It is not a positive event so it definitely will not help your chances. It is not a deal breaker however

Should I mention this incident on my application so it doesn't seem like I'm trying to hide it?

You should not volunteer information with immigration unless it is explicitly asked. If the UK visa forms explicitly asks (been a while since I filled one out), definitely answer truthfully.

I'm thinking if I don't mention it, when they're processing my application and do research they might see me show up on the system and automatically deny me because they're assuming I'm not trustworthy.

That is correct. Fraud or Misrepresentation will lead to a ban, you do not want that.

Also, will my history in the UK as a tourist and not spending money be suspicious?

No. They do not know how much you spent. Plus many visitors spend little especially if they live with family.

How can I counteract this?

By preparing a solid application after reading the questions here especially this, this, this and that and indeed any UK Visa question answered by Gayot Fow

Is there any official name for the passport stamp they gave us?

I thought so however it was explained here that it is a normal entry stamp for non-visa nationals

Overall I think your chances are not bad. Although you made frequent visits successive visits to the UK, the visa you are currently applying for allows you to stay in the UK for an extended period of time. If you have evidence to show a compelling reason you will return to your home country afterwards, you may add it.

I think however that such nomadic behavior and lack of strong economic ties is normal and expected in people in your age group and this is recognized while adjudicating applications for this particular visa type.

  • Ok, this is comforting. Perhaps signed letters from my English friend explaining how she let me stay with her and one from my parents explaining how they helped me financially during my tourist stays even though I spent very little would be helpful. Make sure my application is solid and then maybe elaborate on the detainment fiasco in the "other information" section of my application so they don't think I'm trying to withhold information – Noble Oct 8 '18 at 21:08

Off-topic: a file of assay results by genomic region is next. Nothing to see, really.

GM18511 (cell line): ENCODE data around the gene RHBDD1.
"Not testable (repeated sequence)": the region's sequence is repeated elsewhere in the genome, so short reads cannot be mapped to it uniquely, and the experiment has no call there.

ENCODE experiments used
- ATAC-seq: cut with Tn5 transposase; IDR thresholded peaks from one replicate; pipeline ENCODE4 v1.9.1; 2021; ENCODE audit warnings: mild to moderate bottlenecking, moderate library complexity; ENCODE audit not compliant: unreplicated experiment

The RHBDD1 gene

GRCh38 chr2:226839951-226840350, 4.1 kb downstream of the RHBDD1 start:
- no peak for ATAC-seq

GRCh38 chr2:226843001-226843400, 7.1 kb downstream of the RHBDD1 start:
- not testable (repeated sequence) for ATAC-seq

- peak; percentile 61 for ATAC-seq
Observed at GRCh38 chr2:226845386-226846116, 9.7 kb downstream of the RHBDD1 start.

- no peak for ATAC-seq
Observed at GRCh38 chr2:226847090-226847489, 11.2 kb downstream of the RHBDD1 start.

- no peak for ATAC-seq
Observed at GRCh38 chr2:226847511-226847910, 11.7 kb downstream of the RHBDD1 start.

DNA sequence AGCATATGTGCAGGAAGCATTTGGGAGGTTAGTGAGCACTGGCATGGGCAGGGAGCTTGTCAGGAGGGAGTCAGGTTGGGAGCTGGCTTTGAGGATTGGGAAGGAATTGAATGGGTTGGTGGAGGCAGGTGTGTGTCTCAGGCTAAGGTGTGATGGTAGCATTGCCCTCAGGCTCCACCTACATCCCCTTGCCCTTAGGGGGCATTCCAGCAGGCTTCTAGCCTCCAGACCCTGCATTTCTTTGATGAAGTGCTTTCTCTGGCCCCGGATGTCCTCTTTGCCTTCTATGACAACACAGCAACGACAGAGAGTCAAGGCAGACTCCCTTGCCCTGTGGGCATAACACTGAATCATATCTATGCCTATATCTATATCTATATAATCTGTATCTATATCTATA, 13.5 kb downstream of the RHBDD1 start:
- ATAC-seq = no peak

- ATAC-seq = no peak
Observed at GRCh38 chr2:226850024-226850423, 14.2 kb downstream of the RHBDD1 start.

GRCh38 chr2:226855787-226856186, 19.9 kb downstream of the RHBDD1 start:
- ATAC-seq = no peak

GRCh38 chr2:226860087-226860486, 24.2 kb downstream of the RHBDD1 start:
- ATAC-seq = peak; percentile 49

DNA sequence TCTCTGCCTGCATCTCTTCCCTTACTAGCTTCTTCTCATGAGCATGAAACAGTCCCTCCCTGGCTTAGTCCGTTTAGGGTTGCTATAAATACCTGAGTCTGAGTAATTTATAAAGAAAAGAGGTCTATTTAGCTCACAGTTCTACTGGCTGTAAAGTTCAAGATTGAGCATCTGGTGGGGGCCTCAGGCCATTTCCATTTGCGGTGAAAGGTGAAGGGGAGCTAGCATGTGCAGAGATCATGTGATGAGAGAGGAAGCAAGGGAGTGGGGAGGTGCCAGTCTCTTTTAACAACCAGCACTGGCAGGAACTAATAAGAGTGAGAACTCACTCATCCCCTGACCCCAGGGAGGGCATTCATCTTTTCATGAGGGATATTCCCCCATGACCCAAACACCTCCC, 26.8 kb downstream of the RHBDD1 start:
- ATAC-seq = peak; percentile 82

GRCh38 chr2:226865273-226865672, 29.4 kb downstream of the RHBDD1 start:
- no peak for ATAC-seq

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    ECO's have a short time within which to decide on an application. Do not deluge them with unnecessary and or verbose additional information. I would not volunteer the detainment fiasco nor the letter from your friend. A very short note from your parents about how they support you perhaps. – user 56513 Oct 8 '18 at 21:21
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    The longer you wait between visits/applications, the better. That is obvious because it debunks the the applicant must show that they do not intend to live in the UK for extended periods through frequent and successive visits problem. – user 56513 Oct 11 '18 at 9:52
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    Should I explain this as well in additional notes or not bother? Good or bad idea? Do not mention it. I did the same thing in 1998 (i.e stayed longer than I asked for although within the six month permitted period) and because of that the next time I went for a visa, I was denied. Do not even mention it. Listen, you are agonizing too much over this thing. Don't make it complex. Don't make it seem like you are desperate to enter the UK, that is a surefire way to get denied. You are from Canada a very developed nation. Your chances of being denied a visa are minuscule – user 56513 Oct 11 '18 at 19:30
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    @Noble Well, from a practical point of view, what are your intentions for supporting yourself for up to 2 years? Are you planning on / able to stay at your friend’s address, and intending to live extremely frugally on just the minimum funds, or will you get a job or support from home? If you’ll need to work, have you researched where, what, and how much you could earn (eg gov.uk/national-minimum-wage-rates)? Point 21 of the guidance states ‘You must be able to support yourself for the entire duration of your stay without recourse to public funds (benefits provided by the state).’ – Traveller Oct 11 '18 at 21:03